Saturday, August 05, 2006

Pointe of Departure (Cain Park)

Is Pointe of Departure the answer to the area’s ballet void?

With the apparent demise of Ohio Ballet, the Cleveland area is left without a major ballet company. Yes, there is Ohio Ballet Theatre, Denise Gula’s Oberlin based group, but it mainly performs in Lorain County, though it is expanding into the Cuyahoga County area, and has only a small company of dancers.

A void exists. Can that void be filled by Pointe of Departure?

Pointe of Departure, which originated in 1998 as a collaboration between Lev Polyakin, Karen Gabay and Raymond Rodriguez, recently performed at Cain Park to a fair-sized house. The program notes state, “The future of the company is to expand the length of the season and to offer more performances throughout the year.” It can only be hoped that this is true.

Gabay and Rodriguez are best known as the wunderkinds of the now-departed Cleveland-San Jose Ballet. For years, their local performances were met with critical and public adulation The duo still performs with the company which now makes San Jose its home. They are getting rather old to continue to dance full time, and their emotional fan base is in the Cleveland area, so it is an obvious place for the duo to put down their choreographic and teaching roots.

Making the company into a permanent resident company will take lots of money. With corporations abandoning the local area, some of the financial fund raising base is gone. However, if the county commissioners’ proposed cigarette tax is enacted, and some local donors, who gave heavily to the previous professional company, can be convinced that this group will not lavishly over spend, like the previous artistic director did, then the purse strings may loosen.

Pointe of Departure, as it is presently constituted, is not a world class, nor even a high-level dance company. Since it performs only sporadically, the dancers have little time to meld together. This was obvious in their Cain Park performance, where uneven timing of corps movements was the general case. In addition, the professional dance level of the performers is also questionable. Yes, Gabay and Rodriguez were superb, especially in their pas-de-deux ‘MOON REFLECTION OVER CRYSTAL SPRING,’ which got a spontaneous and well-deserved screaming standing ovation, but there was weakness among the others.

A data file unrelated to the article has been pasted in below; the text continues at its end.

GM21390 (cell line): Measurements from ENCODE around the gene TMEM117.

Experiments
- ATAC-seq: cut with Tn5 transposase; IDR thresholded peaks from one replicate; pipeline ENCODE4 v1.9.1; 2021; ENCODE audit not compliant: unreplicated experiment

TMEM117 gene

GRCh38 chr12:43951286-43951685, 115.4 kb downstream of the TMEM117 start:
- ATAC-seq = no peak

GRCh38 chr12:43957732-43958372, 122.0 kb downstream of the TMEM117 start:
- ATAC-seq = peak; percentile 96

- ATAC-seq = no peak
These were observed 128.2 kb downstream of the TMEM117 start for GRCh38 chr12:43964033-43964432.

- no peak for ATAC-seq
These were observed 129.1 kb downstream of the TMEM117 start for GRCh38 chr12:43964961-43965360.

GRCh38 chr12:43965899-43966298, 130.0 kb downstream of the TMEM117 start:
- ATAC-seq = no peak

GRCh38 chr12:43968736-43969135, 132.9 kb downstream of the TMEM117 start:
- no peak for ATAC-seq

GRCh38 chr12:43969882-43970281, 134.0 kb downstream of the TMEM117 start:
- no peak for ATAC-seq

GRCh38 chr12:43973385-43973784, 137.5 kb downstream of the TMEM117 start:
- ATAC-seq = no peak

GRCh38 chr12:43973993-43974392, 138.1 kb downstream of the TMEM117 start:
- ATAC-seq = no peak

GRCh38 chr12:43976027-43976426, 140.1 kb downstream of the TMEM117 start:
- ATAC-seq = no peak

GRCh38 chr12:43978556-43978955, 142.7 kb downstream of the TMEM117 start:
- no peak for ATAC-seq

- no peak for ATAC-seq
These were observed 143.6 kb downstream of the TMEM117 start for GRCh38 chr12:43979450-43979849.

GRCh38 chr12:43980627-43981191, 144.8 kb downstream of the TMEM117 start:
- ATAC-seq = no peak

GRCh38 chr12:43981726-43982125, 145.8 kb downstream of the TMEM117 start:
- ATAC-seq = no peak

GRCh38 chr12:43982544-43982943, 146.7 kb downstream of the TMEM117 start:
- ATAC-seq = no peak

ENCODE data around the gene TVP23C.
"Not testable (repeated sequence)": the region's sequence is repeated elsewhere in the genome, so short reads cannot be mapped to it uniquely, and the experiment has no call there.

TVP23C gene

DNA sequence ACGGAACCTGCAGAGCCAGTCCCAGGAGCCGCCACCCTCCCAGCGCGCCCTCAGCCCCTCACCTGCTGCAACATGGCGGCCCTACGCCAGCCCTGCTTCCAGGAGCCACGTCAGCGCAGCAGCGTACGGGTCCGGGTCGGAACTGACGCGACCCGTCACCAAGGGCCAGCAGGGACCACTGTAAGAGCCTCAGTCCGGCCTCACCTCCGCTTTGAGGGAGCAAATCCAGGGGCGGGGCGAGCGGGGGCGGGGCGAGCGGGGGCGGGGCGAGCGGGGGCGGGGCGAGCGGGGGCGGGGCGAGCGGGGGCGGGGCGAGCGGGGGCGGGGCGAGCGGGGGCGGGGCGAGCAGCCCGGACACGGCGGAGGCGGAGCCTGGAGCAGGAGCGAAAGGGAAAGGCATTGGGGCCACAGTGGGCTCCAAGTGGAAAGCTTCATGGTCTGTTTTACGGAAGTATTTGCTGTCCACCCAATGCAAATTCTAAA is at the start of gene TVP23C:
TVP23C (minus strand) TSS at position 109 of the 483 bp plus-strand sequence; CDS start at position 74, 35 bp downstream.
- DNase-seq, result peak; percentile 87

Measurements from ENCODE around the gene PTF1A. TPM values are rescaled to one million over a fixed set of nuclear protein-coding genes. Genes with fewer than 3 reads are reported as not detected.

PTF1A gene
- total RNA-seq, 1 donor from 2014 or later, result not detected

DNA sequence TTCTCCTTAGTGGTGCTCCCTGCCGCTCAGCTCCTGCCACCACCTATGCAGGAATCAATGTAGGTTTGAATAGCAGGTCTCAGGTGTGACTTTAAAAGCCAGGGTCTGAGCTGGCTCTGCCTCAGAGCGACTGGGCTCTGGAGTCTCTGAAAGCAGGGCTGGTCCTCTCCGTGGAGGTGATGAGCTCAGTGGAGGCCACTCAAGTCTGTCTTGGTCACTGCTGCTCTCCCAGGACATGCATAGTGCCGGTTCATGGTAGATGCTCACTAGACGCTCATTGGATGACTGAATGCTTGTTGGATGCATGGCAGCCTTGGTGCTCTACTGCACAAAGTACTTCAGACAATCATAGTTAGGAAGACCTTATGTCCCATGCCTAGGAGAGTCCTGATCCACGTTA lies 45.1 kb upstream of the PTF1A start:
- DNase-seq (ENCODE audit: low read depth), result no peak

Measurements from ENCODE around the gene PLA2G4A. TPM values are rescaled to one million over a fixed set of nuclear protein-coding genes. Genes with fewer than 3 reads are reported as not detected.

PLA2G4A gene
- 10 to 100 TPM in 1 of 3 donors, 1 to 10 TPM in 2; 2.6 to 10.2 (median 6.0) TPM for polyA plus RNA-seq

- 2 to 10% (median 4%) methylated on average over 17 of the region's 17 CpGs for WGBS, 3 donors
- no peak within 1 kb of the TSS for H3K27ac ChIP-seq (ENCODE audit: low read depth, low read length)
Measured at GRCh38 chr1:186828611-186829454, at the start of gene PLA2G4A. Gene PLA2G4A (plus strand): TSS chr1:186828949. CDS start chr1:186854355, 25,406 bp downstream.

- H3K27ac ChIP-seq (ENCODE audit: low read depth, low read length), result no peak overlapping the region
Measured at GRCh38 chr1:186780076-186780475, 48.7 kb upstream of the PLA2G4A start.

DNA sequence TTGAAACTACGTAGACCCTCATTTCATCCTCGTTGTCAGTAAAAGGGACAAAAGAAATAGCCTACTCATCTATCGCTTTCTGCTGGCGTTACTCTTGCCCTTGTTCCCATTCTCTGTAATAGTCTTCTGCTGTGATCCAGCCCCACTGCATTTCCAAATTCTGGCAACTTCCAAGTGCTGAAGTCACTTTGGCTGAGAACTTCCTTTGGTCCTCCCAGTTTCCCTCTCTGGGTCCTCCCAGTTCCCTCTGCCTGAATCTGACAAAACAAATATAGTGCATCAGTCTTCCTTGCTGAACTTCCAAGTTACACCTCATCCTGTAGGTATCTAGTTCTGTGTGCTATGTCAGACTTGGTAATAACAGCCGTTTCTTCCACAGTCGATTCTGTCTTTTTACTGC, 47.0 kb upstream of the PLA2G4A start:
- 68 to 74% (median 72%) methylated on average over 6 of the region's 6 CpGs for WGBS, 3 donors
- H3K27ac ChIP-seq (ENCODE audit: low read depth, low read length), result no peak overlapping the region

The women, especially lovely and sprightly Jim Zhang, DeAnn Petrushke and Erena Ishii, were quite good; but the males were generally weak. Travis Walker, though rather stone-faced, was the most consistent of the gentlemen. He performed some fine jumps, did a good job of partnering and had an air of confidence. Jurijs Safanovs performed a competent Zorba-inspired segment, but was awkward in other roles. Peter Kozak seems comfortable with the contemporary moves, but was lacking in the classical segments. Maximo Califano was all affect, feigning hand movements and facial expressions and doing a great deal of posing, but was short on partnering skills and dance style.

Karen Gabay has good choreographic instincts. Her ‘HOORAY FOR HOLLYWOOD,’ though a little long, had many highlight segments. Rodriguez and Gabay’s ‘NAPOLI’ staging was innovative.

With strong modern and contemporary companies, such as Verb Ballets, Groundworks and Inlet Dance that segment of the local dance scene seems well covered. It will be interesting to see what develops on the classical dance scene. Hopefully, Pointe of Departure, or some similar group, will come along and fill the void. It would be a shame that an area with such a strong arts reputation should be lacking in this performance area.